Lesson Seven

Last week I was in Glasgow.
That’s in Scotland (in case you were unsure) and, as a result, there was a significant change in weather from the glorious London springtime I’d experienced the week previous.
Hello rain!
It was easy to reflect on the bleakness of the city and the influence that can have on its people.
It was easy to consider the sturdy Viking folk who often populate my imagination as they conquered the people and the temperatures (which may have seemed warm to them!).
And it was easy to get worn down by the fact that the hour and a half I spent curling my hair and making my fringe sit PERFECTLY before day one of my course was made redundant by the time I reached the venue.


In an uncharacteristically untroubled fashion, I quietly swept that frizzed mane up into a bun, I silently pinned that feral fringe out of my face and I got down to business.

I was in town to learn!
To absorb!
To grow!
And nothing, nothing, nothing
(that’s a quote from a scene in “A Stretcar Named Desire” that I watched a lot over the course of last week!) come rain nor hail nor sleet nor snow, was going to stop me!
… Getting snow woulda been exciting, but alas, no luck…

Why was I there?
A dear friend of mine had told me of an acting course that could shake me up and give me a fresh new approach to my work in the future.
And he was NOT wrong.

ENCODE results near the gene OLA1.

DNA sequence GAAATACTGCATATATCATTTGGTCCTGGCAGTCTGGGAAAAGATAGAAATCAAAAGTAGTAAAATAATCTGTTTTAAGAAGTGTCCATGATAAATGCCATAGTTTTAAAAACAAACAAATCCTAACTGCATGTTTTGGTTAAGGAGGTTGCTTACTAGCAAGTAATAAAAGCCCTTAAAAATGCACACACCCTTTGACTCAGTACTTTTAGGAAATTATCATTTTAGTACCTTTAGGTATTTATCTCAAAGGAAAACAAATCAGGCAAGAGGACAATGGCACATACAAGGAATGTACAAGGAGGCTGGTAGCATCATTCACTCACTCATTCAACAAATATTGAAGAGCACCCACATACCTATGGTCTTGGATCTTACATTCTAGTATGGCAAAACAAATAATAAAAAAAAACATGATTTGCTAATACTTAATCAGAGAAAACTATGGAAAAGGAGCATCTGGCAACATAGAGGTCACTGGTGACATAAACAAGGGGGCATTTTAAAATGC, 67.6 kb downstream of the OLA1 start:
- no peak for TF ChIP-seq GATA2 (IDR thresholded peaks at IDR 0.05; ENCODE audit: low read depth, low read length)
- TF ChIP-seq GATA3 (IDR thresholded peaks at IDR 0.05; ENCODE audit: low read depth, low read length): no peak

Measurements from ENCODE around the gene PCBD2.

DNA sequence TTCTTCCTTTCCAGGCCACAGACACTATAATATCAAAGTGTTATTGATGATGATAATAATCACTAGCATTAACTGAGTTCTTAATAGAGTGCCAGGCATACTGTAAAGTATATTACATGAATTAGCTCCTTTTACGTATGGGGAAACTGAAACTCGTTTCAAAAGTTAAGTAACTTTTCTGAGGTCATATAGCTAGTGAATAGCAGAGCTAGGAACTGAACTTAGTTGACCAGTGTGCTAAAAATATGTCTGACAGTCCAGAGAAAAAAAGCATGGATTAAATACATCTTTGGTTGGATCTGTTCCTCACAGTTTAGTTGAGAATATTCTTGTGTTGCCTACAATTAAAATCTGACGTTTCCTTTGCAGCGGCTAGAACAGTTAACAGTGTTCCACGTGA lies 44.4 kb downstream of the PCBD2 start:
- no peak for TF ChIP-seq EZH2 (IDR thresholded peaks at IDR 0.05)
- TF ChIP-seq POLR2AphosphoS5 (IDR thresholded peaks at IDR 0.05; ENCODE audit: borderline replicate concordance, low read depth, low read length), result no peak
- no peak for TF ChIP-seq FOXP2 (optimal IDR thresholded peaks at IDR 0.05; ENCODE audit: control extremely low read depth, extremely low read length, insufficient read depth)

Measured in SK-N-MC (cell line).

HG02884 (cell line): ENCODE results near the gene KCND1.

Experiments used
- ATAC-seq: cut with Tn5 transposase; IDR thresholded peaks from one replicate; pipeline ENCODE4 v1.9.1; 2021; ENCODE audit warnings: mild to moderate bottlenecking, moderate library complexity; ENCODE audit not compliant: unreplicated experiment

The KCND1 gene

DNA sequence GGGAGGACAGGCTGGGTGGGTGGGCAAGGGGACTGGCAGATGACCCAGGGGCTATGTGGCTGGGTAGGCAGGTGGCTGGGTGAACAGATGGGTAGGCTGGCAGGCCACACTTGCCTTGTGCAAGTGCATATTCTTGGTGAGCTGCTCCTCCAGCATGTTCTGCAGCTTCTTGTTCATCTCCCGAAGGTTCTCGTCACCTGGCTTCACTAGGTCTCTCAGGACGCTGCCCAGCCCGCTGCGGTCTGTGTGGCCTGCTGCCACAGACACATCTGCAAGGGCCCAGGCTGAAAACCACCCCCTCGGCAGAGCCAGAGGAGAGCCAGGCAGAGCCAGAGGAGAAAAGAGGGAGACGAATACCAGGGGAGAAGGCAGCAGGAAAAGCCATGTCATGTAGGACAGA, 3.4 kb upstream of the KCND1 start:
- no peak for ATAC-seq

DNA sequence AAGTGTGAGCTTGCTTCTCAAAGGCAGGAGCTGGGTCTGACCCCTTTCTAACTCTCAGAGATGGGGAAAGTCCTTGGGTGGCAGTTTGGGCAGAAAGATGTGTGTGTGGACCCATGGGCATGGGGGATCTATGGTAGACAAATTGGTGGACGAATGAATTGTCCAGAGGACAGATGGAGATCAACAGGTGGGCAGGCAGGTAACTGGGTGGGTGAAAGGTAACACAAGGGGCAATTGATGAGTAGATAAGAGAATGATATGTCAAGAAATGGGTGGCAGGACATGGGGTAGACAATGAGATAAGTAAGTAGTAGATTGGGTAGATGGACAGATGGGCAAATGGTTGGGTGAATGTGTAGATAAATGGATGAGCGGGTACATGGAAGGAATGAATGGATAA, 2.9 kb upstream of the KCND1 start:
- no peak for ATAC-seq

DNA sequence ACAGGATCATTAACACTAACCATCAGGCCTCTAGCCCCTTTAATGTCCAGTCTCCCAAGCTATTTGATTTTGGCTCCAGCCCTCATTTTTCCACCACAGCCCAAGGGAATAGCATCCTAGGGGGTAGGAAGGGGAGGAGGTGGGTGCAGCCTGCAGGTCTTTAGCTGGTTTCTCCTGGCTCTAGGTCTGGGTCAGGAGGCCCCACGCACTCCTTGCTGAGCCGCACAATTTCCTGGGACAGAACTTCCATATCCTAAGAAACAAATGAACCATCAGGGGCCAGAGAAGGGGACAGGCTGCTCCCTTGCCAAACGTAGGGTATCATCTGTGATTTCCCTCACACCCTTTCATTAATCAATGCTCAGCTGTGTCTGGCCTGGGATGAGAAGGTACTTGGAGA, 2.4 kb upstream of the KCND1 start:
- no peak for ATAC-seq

It was a week of ups and downs.
Of challenges and of successes.
Of self-doubt and self-congratulations.
It was the rollercoaster of emotional blocks and achievements that such a course should be.
And I loved every minute of it!

Being in another city for the workshop meant that I could focus on it and it alone.
Being away gave such an unbridled sense of freedom and focus – there was nothing else for me to distract myself with and no other plans to juggle.
We walked to class each day and walked home again each night, discussing what we’d learnt, what we’d discovered, running our lines and just being ACTORS.
I know, how boring for everyone else – what wankers!
It felt GREAT!
I felt like I was doing what I’m supposed to be doing.

And so this led me to a new lesson to share with you all…

Lesson Seven

One of my coyotes, Kiwi Bix, has the rest of us ladies in the habit of using a certain phrase:
You do you.”
I took to this phrase like a duck to water.
… But that’s probably because I’ve long had a yearning to be cooler than I am and this phrase helps me pretend that I have enough street cred to say it… and other things… like “street cred.

However, this week, I found a truer meaning – well, a meaning that is truer to me (oh man, I just had another, separate light bulb moment and I didn’t even see it coming! That course WAS good!) – for this expression.

“You do you.”

I mean, sure, it’s kinda what it already means.
But with more of a sense of ownership.
For me, at least…

I am an actor.
Lots of days I get paid for doing jobs that have very little do with that vocation.
Other than the fact I’m acting like I am happy to be there…
But that doesn’t lessen who and what I am.
And last week I was “doing me”.
I was being me.
I was being an actor.
I was an actor.
All week.
No exceptions.
No apologies.
No clauses.
am an actor.

So the lesson is, in the words of Kiwi Bix:
You do you.

Make no apologies for who you are.
You are who you are.
You are who we love.
You are who you are supposed to be.
And if you’re still figuring those things out, that’s you too.
Own it.
Be it.
Do it.
You do you.

And all actors should read Mike Alfreds’ book “Different Every Night”.


Want your life to make sense?
Got pressing questions to be answered?
Don’t forget to ask Rabbit Ash…
Comment below!


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